Judge Joel Pearce thinks that Senator McCarthy would like this holiday classic.
Jack brings holiday joy to the entire family!
Many of us remember the classic holiday Rankin/Bass features with friendly nostalgia. They would arrive on television once a year, an opportunity to snuggle together on the couch and celebrate the true meaning of the season with some of the most innocent, jolly entertainment ever made. But as I sat down to watch Jack Frost again, I asked myself whether it just might be covering up something much more sinister.
On the surface, Jack Frost is a delightful little story about its titular character, the deliverer of chills and cold who wishes for nothing more than to become human and get some good, old-fashioned loving. He is transformed into a human by Father Winter, then sets out to free a beautiful peasant girl from the shackles of the evil Kubla Krauss. The whole thing is narrated by Phil the Groundhog, who has struck up a deal with Jack Frost to keep winter long each year.
Sounds cute, doesn't it? Well, it is, but it could also be viewed as a cold-war relic of capitalist propaganda. As expected from a tale of this era, Jack Frost looks down on the inequalities of the January Junction society. It is populated primarily by peasants, who are treated horribly by their socialist overlord. They work hard, only to have the fruits of their labor taken. Jack represents America in this heavily allegorical tale, sent from the Kingdom of the Winter clouds to show the citizens of the junction a better way of life.
Unfortunately, the portrayal of the the Kingdom isn't much better. Father Winter is portrayed as a good and kind ruler, but he rains down snowy terror on other countries for much of the year, perhaps as an attempt to flood January Junction's currency market with the ice coins—clearly a bid to force their real currency into uncontrollable inflation, which has the biggest impact on the peasant class. As well, most of the grunt work in the Kingdom is done by the proletariat "snow gypsies," who probably don't even make a living wage for their monotonous labor. The good work is reserved for Holly, a more racially acceptable worker who gets higher pay for an easier job. Because of the free market economy, Snip the snowflake maker has managed to create an empire for himself, but it's also pushed him to be a hopeless workaholic, pushing himself to maintain his own pace.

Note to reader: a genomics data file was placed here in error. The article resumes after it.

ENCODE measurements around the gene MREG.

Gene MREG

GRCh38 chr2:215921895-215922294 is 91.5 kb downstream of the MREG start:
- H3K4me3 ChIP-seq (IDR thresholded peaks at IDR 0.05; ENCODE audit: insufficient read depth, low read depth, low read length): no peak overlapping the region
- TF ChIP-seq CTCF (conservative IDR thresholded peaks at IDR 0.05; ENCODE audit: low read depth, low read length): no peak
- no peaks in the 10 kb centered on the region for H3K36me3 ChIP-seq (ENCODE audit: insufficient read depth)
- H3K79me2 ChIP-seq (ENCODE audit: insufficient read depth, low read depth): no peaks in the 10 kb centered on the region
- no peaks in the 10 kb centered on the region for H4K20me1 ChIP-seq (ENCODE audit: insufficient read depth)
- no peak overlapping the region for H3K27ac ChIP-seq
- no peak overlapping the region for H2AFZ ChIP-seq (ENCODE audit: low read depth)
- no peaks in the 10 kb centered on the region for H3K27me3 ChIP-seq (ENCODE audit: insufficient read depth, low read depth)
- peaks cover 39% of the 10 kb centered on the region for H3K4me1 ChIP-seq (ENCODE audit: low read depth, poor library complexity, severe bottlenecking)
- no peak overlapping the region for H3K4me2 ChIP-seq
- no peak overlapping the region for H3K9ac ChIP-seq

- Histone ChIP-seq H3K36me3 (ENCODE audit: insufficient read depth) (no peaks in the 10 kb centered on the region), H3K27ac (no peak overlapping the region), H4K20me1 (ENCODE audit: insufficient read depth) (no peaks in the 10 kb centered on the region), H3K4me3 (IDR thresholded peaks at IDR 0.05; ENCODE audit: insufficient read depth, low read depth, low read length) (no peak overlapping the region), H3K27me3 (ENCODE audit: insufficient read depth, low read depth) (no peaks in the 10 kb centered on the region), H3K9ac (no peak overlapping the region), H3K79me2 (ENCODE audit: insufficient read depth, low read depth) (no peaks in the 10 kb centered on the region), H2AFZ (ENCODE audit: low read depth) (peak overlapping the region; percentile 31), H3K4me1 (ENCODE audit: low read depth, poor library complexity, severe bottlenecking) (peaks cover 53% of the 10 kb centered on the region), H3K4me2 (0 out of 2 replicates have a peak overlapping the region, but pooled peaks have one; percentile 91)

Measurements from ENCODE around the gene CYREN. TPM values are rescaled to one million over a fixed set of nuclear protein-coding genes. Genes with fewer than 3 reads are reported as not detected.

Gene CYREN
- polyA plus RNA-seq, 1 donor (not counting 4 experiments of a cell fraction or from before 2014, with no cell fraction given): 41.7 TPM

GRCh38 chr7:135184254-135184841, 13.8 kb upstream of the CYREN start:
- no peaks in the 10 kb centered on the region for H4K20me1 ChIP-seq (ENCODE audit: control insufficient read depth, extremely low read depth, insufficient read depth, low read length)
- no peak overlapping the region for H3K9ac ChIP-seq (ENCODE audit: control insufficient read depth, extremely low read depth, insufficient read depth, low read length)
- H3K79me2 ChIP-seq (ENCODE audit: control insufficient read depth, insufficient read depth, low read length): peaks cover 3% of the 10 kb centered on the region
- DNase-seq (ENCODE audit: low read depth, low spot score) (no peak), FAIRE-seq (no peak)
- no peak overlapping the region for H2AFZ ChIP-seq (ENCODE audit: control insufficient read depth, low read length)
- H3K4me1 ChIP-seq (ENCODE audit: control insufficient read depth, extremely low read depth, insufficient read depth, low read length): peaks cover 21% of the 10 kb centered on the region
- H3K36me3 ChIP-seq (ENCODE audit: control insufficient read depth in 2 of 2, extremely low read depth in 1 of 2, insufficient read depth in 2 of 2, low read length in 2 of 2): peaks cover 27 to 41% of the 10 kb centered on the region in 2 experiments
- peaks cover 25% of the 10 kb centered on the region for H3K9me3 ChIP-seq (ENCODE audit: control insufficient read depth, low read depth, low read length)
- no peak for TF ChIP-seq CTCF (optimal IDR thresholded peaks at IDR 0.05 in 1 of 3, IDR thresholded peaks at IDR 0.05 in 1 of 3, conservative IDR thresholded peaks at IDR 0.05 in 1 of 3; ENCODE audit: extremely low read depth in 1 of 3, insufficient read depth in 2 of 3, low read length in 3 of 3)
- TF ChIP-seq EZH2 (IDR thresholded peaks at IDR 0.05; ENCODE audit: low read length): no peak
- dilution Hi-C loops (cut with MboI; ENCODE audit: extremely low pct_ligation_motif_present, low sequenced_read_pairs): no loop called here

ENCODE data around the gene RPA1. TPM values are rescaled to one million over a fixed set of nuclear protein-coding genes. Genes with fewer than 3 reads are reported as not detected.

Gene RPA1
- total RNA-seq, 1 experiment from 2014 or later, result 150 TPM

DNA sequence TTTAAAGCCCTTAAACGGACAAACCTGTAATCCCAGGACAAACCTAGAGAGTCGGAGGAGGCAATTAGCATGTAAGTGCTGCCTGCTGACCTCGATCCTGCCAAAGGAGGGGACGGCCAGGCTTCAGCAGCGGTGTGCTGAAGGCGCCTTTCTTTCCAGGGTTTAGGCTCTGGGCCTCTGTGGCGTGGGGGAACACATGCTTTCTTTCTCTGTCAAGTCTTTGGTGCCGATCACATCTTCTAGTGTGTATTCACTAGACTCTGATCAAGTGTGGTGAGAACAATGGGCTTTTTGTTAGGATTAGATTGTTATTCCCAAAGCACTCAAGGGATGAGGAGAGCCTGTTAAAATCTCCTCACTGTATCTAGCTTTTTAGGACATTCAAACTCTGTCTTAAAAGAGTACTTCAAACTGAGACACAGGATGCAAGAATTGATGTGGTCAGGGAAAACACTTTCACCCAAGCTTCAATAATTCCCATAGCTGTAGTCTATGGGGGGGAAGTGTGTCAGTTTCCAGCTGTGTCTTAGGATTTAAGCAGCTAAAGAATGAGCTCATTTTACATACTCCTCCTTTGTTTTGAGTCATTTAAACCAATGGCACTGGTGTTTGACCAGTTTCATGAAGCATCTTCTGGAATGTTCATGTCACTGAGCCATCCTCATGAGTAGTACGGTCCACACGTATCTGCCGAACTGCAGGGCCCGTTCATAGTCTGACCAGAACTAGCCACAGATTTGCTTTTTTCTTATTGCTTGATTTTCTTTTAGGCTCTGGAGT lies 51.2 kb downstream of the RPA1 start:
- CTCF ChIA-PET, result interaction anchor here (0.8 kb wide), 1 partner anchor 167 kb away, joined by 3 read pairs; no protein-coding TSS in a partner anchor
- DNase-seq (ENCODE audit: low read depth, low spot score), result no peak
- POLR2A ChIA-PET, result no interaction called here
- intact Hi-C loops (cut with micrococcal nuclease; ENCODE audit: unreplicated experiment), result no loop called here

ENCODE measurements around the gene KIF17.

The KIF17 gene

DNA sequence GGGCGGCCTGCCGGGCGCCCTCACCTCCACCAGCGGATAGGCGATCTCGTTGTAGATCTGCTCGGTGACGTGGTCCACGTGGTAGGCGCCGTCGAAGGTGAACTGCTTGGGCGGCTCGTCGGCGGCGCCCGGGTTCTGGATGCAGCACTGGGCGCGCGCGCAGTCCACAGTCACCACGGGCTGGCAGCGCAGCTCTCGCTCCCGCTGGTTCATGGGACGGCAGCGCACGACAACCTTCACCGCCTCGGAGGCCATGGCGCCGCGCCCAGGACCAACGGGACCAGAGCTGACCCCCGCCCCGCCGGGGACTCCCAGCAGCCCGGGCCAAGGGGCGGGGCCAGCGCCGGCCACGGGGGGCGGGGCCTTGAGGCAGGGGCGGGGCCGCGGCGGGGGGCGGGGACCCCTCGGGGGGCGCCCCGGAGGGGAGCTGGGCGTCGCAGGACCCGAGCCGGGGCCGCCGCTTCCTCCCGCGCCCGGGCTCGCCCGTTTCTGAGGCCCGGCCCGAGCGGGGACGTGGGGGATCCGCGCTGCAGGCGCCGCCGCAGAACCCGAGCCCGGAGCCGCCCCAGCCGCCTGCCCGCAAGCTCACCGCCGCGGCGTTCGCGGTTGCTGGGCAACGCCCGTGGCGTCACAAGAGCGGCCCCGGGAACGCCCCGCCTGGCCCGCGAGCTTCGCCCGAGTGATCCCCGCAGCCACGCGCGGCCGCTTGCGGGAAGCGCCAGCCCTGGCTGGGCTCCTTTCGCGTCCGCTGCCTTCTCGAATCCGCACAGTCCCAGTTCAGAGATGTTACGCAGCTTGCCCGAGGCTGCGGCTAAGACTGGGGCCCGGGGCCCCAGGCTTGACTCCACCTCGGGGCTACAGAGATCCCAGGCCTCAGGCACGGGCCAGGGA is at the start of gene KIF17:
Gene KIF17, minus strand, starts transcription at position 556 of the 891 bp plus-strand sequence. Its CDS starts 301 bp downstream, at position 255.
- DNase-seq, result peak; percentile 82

Jack is sent to January Junction, but his job isn't to rescue the suffering peasants. Instead, his job is to usurp Kubla Krauss, taking his land and money in an American funded coup. He has an opportunity to redistribute the wealth, but it seems he takes it with him to the Kingdom of the Winter Clouds instead, leaving the whole country in abject poverty. While it's somewhat prophetic, it's hardly the kind of political message you want to share with your children.
I realize that I'm being ridiculous with my Marxist analysis of Jack Frost, but it does highlight the biggest problem with it: it's painfully outdated. The music numbers are bland and forgettable, the animation isn't good enough to make up for the lackluster story, and it simply doesn't have the staying power of some of the other Rankin/Bass productions. The attempt to create a new fairy tale based on Groundhog Day is kind of lame, and keeps it from the same holiday feel that so many of its peers share.
That said, Warner Bros. has done a fine job with the restoration here. The full frame transfer looks sharp and clean, with bold colors, clarity, and nary a digital flaw. It's a bit grainy at times, but that's sort of to be expected. The sound is not as strong, arriving in a mono track that sounds about the same as it always has on television. The only extras are a pair of little DVD games, which might entertain children for a few minutes.
In all, though, Jack Frost offers little other than cutesy nostalgia from a bygone era. Will young kids enjoy it now? I'm not sure, but I know that there are many holiday classics that you should introduce them to before this—capitalist propaganda or not. Jack Frost is hereby instructed to send real financial aid to January Junction.
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Scales of Justice
Studio: Warner Bros.
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